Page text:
5 Minutes With… Nicole, our Retail Volunteer
We caught up with Nicole our Retail Volunteer in the Giant's Causeway Visitor Centre to find out a bit more about her and her work at the site.
Q.1 How did you begin volunteering at GC?
I study Travel and Tourism at Ulster University in Coleraine, and the course includes a placement year. I wanted to make sure I found a placement that would allow me to learn more about the industry and there’s no better place to do so than the Giant’s Causeway. I’m from the local community so I have always felt a connection to the Giant’s Causeway, which has only become stronger through working here.
I started in admissions which was really interesting and then moved over to the retail team which allowed me to really engage and interact with tourists who travel from all over the world to see the World Heritage Site
It is really insightful when we get to chatting as I can learn about what is important to them as a visitor for their experience and also understand their reasons for visiting the Giant’s Causeway.
Q.2 Why did you chose the GC for placement?
As I have always lived in local community I already had a good understanding of how popular the Giant’s Causeway – as Northern Ireland’s only UNESCO site - is as a tourist attraction. Living close by, I always noticed the many visitors making their way through the village to see the famous stones, and I wanted to learn even more about what makes it so special.
Growing up here the Giant’s Causeway was always a key vocal point; it’s so central to all the businesses in the local area and a real hub for the community.
Q.3 How have you found your role so far?
I joined the National Trust team in June 2019, just before the summer season, so I was thrown in at the deep end, but it has been amazing to see how the Giant’s Causeway comes alive during the summer, with such a wide range of visitors.
I knew it was popular with tourists, but I didn’t appreciate quite how far people actually travel to visit the Giant’s Causeway. It’s always amazing to hear people say that visiting the stones is on their bucket list, which made me realise it’s easy to take it for granted when it’s on your doorstep!
I feel like my confidence has really grown since starting my placement. Being able to communicate with people from all over the world has strengthened by ability to start a conversation with anyone.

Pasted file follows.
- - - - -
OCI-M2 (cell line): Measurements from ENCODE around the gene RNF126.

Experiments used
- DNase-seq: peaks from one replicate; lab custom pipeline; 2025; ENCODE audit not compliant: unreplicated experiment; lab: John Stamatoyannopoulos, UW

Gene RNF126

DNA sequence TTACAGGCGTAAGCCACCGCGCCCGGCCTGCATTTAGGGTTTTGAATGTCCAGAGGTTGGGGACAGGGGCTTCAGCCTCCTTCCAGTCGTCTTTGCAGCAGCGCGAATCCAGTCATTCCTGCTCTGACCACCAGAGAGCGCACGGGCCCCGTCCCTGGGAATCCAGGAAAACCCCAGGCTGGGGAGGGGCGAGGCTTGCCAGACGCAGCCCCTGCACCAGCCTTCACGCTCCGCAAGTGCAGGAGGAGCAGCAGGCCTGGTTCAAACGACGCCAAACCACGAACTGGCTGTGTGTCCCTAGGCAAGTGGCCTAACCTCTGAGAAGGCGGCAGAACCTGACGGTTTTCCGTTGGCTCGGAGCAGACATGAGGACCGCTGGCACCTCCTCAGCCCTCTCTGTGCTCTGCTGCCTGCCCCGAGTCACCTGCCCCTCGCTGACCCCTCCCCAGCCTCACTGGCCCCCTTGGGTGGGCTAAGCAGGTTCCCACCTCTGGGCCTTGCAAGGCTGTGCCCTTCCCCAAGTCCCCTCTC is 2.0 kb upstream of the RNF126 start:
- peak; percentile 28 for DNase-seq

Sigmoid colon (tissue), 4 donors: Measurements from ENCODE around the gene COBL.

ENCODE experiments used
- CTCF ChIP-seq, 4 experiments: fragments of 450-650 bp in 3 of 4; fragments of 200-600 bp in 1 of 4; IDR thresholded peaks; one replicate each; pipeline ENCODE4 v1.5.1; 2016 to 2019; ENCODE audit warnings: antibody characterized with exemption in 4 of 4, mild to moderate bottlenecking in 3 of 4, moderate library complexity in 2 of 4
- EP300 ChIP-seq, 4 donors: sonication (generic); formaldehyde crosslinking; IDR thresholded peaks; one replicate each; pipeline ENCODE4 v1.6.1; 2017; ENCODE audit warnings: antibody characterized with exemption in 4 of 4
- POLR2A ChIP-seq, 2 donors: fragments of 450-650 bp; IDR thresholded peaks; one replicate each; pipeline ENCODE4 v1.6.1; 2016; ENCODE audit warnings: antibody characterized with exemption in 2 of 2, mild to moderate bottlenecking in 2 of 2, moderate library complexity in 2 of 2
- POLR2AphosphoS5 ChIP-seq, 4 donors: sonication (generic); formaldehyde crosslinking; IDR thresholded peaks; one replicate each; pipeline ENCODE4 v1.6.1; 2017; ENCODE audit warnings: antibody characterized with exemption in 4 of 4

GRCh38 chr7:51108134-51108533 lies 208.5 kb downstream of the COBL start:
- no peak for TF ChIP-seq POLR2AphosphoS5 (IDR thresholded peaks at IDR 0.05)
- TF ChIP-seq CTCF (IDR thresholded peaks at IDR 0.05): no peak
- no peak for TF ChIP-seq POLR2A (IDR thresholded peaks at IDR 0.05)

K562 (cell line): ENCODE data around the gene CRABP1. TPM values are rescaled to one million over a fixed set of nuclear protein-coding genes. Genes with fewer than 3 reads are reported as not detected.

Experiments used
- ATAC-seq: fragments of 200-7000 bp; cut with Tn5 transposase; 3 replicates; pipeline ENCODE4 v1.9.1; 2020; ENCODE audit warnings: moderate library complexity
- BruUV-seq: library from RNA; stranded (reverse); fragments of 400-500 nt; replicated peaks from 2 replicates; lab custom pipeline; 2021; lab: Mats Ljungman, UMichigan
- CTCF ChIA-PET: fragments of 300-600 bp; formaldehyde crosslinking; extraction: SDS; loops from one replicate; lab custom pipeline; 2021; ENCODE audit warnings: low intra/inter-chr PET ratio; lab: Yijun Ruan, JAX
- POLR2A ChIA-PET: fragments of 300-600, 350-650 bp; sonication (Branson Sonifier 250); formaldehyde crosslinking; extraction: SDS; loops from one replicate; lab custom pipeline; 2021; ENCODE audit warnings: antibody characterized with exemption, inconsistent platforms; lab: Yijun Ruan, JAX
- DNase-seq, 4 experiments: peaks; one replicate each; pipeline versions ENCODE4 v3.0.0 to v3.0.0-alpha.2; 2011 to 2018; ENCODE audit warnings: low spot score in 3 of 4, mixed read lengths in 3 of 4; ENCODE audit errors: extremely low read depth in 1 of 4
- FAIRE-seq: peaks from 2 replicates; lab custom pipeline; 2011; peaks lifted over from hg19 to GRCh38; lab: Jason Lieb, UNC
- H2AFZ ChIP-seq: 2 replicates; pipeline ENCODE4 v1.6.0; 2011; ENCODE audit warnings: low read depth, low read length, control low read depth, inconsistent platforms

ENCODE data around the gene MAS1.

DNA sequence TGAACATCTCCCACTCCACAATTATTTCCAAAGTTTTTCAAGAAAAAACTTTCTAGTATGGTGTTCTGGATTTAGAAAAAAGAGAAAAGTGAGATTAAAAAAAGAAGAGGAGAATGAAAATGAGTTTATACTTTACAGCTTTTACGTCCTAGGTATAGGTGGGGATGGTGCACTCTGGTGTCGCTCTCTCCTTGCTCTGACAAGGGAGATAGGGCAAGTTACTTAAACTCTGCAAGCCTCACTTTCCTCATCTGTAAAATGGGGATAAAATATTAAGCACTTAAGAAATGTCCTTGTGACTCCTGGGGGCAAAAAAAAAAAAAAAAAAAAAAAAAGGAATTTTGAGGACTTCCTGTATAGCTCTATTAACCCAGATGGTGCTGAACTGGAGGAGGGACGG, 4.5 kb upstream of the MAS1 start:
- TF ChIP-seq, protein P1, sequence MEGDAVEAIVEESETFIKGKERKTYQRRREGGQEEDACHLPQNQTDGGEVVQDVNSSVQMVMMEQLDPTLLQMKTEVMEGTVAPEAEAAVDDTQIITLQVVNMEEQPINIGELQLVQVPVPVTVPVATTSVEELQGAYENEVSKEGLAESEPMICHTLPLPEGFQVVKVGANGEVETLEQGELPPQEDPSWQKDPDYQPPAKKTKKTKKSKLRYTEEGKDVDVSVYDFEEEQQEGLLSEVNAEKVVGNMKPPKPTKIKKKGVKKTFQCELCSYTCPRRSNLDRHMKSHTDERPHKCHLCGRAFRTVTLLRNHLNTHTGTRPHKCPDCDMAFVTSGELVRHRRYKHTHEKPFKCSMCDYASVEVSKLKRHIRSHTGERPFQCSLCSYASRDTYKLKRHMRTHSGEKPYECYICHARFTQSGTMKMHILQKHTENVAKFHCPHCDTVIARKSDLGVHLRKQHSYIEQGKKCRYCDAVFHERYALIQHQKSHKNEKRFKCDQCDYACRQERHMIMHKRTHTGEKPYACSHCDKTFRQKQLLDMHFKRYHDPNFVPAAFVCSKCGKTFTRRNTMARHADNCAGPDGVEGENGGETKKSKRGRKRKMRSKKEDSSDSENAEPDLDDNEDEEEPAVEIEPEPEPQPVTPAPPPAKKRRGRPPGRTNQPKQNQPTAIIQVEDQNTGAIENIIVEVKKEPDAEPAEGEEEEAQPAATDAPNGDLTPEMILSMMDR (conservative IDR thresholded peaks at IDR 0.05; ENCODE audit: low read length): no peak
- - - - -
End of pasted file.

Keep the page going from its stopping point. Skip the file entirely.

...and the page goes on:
Q.4 How do you overcome the language or communication barriers that can arise as there are so many different people visit the Giant’s Causeway each day?
I’ve learnt that you need to adapt quickly when you are communicating with someone whose first language isn’t English. That means taking the time to slow down and speak clearer. There are lots of staff in the Giant’s Causeway who speak other languages, so they are always on call to help. We are proud to be able to say ‘hello’ to people and thank them in their own language.
I also know a little bit of sign language which I have found to be useful – it really makes a difference to someone who is Deaf or hard of hearing when you communicate to them in sign. Making the effort – even if it’s just to say ‘thank-you’ – is always hugely appreciated.
Q.5 What advice would you give to anyone thinking of volunteering here?
Just go for it! You’ll learn so much and meet so many different people. For me, it has been a brilliant opportunity to explore the travel and tourism industry which is so central to this part of Northern Ireland.
I was nervous at the start but now I feel comfortable talking to anyone, which I never thought I would say. I even pass on my own stories and a bit of local knowledge to the visitors I interact with from all over the world.
Q.6 What does the National Trust mean to you?
The protection the National Trust gives to special places like this make me feel confident knowing they will always be around. I know that it’ll be here forever and for me that’s really important because I associate the Giant’s Causeway with home.